Mitrekraft Furniture: The upgraded pause or rest areas have been a feature for some time, and the design flair lacking in desking and workstation design has certainly been expressed by design companies’ efforts in the pause area. We believe that designers feel more comfortable and at home in the design aspects of the building than they do in the actual desking design.

Q Do you believe that it is up to the clients or the interior designers to push the limits when it comes to office design?
Belgotex Floorcoverings:
At Belgotex we believe that flooring is a fundamental element in defining a style – it communicates the company philosophy and reflects the corporate identity. It should be a collaboration between client and designer to marry performance demands with design imperatives.

Dauphin: A combination. In addition to developments in the industry, designers need to be aware of what clients want and need. Where possible, clients need to give designers the freedom to create healthy environments that are aesthetically pleasing and functional.

CN Business Furniture: I do not think that it is a one-sided affair; both clients and designers need to be conscious of world trends and should adopt those elements that suit the particular environment. It’s important to take into account the local and business culture in each organisation and, with this as the guide, decide what will work and how the boundaries can be shifted.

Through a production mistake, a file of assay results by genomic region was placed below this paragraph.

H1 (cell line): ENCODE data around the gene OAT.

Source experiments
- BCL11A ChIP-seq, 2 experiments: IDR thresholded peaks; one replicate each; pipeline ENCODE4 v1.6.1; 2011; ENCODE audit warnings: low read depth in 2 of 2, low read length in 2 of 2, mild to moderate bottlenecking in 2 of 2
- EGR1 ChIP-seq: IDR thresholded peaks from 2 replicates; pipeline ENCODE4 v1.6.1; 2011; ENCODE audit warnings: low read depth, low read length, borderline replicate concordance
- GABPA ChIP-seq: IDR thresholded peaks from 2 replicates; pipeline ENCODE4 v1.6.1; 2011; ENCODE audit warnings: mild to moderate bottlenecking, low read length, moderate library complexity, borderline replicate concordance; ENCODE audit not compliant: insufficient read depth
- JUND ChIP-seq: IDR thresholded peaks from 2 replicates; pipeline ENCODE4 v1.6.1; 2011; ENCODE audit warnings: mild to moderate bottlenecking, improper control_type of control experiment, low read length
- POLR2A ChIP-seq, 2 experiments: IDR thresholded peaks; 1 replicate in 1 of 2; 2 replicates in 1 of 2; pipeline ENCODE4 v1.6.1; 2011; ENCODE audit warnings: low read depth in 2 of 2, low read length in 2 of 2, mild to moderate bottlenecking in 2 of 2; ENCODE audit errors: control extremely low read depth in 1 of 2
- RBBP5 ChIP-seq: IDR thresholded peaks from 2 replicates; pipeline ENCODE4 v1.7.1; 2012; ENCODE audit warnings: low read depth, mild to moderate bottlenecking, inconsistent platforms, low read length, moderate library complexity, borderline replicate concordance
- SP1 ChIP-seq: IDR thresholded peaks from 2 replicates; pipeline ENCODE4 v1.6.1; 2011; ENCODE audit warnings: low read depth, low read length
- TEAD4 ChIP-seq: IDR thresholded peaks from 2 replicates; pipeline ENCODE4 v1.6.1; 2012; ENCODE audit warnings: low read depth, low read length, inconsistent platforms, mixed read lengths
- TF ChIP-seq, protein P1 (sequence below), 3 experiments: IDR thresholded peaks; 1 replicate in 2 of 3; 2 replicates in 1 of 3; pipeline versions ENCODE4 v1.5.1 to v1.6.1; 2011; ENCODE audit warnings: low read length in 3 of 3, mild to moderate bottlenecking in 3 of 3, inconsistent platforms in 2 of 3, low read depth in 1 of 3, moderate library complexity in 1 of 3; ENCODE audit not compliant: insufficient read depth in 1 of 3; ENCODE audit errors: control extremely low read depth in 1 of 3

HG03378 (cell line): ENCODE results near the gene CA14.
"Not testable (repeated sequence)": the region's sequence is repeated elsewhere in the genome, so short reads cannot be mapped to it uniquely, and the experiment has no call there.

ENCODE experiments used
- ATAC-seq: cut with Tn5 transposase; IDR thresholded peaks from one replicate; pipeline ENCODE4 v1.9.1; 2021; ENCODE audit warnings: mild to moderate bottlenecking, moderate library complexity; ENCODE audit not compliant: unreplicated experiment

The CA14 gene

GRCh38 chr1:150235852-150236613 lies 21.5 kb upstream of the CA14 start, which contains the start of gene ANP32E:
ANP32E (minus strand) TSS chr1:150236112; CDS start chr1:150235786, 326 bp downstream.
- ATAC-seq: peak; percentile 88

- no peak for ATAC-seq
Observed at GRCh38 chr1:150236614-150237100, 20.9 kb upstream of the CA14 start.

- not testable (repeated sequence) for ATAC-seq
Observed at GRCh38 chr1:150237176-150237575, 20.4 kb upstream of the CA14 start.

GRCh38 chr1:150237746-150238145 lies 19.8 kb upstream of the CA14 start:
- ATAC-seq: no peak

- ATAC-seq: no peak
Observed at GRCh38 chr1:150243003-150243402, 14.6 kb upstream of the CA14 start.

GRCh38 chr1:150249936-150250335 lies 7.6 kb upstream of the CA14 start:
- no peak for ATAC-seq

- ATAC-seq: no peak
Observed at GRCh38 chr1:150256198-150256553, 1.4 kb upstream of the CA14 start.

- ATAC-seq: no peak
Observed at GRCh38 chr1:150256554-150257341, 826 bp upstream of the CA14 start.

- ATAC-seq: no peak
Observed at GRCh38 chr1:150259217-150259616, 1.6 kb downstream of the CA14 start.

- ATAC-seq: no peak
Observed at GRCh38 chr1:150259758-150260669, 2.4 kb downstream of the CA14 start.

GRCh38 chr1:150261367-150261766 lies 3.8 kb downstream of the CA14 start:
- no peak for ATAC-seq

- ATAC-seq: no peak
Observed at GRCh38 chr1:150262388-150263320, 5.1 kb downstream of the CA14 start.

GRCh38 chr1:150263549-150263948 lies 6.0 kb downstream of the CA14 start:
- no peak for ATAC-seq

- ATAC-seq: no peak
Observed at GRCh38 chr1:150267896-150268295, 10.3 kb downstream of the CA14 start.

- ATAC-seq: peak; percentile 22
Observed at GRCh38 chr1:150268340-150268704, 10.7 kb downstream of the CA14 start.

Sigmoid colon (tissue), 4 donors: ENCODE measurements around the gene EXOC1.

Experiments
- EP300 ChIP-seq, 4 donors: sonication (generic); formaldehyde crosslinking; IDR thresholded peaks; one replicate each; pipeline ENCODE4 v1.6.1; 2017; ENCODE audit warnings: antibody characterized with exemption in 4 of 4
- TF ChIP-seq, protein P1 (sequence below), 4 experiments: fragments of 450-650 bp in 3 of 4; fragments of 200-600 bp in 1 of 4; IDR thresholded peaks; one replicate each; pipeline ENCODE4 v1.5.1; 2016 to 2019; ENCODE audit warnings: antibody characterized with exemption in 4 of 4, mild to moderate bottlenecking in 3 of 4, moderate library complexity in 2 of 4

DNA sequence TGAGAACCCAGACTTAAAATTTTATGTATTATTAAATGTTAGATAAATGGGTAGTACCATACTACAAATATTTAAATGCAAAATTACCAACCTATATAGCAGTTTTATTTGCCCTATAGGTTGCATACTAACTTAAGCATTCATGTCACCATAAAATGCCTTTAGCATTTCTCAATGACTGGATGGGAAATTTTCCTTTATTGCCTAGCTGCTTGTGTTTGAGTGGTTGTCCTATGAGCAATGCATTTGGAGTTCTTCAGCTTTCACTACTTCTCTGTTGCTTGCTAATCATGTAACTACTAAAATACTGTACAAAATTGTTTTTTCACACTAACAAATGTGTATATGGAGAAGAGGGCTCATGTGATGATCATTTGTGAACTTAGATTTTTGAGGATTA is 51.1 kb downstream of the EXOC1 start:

Clients need to consider mind shift and realise that when they talk about office re-modelling and design, it encompasses more than just desks and chairs. They need to include the wellness aspects of the workplace and understand that when they look after the soft issues, they will reap large-scale rewards which include happier staff and better energy within their environment.

It is also up to the designer to help their clients budget correctly and to emphasise the need for shifting the perception of the office from a general workplace to an energised hub of activity – a place where people can relieve stress when required and come back again to feed off each other’s positive energy. The open-plan office should be a productive hub and this can be successfully achieved by creating a synergy between both the client and the designer when considering the multiple work zones and the furniture and space required for each specific function.

Mitrekraft Furniture: This is a complex issue, a catch-22, and has no simple answer.
The person or facility that benefits most or needs design the most to provide some exclusivity to his/her product, thereby increasing the opportunity for improved sales, will pick up this mantle.

Contacts
* Belgotex Floorcoverings: 033-897-7500 or www.belgotex.co.za
* CN Business Furniture: 0861-2666-5463 or www.cnonline.co.za
* Dauphin: 011-447-9888 or www.dauphin.co.za
* Mitrekraft Furniture: 021-712-0280 or www.mitrekraft.com

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OfficeDesign1.jpg: Pic courtesy CN Business Furniture
Other images if needed: Pic courtesy CN Business Furniture